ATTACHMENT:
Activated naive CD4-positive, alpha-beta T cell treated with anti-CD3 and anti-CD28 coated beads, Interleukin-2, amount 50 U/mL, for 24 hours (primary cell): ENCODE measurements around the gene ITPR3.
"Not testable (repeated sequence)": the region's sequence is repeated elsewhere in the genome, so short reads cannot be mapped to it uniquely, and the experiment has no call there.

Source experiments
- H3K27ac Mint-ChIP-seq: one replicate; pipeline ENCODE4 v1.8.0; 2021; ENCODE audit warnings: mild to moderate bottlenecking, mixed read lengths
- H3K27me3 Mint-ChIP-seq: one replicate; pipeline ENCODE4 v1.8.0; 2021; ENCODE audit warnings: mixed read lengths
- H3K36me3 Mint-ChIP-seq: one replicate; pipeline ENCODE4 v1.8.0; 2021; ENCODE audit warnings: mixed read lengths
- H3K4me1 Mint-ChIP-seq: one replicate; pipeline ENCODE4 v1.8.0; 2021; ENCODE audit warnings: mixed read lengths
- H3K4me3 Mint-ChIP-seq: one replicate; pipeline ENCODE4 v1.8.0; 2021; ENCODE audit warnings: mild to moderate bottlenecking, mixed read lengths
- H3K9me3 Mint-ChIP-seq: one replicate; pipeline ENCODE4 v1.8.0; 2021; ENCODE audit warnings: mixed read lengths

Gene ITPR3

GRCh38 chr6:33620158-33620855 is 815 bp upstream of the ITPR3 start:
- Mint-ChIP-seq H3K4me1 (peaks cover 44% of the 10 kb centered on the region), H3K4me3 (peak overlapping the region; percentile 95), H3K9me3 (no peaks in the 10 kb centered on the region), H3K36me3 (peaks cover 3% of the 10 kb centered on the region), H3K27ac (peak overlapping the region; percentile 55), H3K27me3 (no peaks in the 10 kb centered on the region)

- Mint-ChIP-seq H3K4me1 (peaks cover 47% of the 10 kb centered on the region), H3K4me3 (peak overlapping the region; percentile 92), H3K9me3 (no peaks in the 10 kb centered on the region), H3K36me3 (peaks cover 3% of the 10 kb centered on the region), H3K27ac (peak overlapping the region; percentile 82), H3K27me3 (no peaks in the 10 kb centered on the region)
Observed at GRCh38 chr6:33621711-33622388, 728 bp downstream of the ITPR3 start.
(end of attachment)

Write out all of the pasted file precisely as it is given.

Activated naive CD4-positive, alpha-beta T cell treated with anti-CD3 and anti-CD28 coated beads, Interleukin-2, amount 50 U/mL, for 24 hours (primary cell): ENCODE measurements around the gene ITPR3.
"Not testable (repeated sequence)": the region's sequence is repeated elsewhere in the genome, so short reads cannot be mapped to it uniquely, and the experiment has no call there.

Source experiments
- H3K27ac Mint-ChIP-seq: one replicate; pipeline ENCODE4 v1.8.0; 2021; ENCODE audit warnings: mild to moderate bottlenecking, mixed read lengths
- H3K27me3 Mint-ChIP-seq: one replicate; pipeline ENCODE4 v1.8.0; 2021; ENCODE audit warnings: mixed read lengths
- H3K36me3 Mint-ChIP-seq: one replicate; pipeline ENCODE4 v1.8.0; 2021; ENCODE audit warnings: mixed read lengths
- H3K4me1 Mint-ChIP-seq: one replicate; pipeline ENCODE4 v1.8.0; 2021; ENCODE audit warnings: mixed read lengths
- H3K4me3 Mint-ChIP-seq: one replicate; pipeline ENCODE4 v1.8.0; 2021; ENCODE audit warnings: mild to moderate bottlenecking, mixed read lengths
- H3K9me3 Mint-ChIP-seq: one replicate; pipeline ENCODE4 v1.8.0; 2021; ENCODE audit warnings: mixed read lengths

Gene ITPR3

GRCh38 chr6:33620158-33620855 is 815 bp upstream of the ITPR3 start:
- Mint-ChIP-seq H3K4me1 (peaks cover 44% of the 10 kb centered on the region), H3K4me3 (peak overlapping the region; percentile 95), H3K9me3 (no peaks in the 10 kb centered on the region), H3K36me3 (peaks cover 3% of the 10 kb centered on the region), H3K27ac (peak overlapping the region; percentile 55), H3K27me3 (no peaks in the 10 kb centered on the region)

- Mint-ChIP-seq H3K4me1 (peaks cover 47% of the 10 kb centered on the region), H3K4me3 (peak overlapping the region; percentile 92), H3K9me3 (no peaks in the 10 kb centered on the region), H3K36me3 (peaks cover 3% of the 10 kb centered on the region), H3K27ac (peak overlapping the region; percentile 82), H3K27me3 (no peaks in the 10 kb centered on the region)
Observed at GRCh38 chr6:33621711-33622388, 728 bp downstream of the ITPR3 start.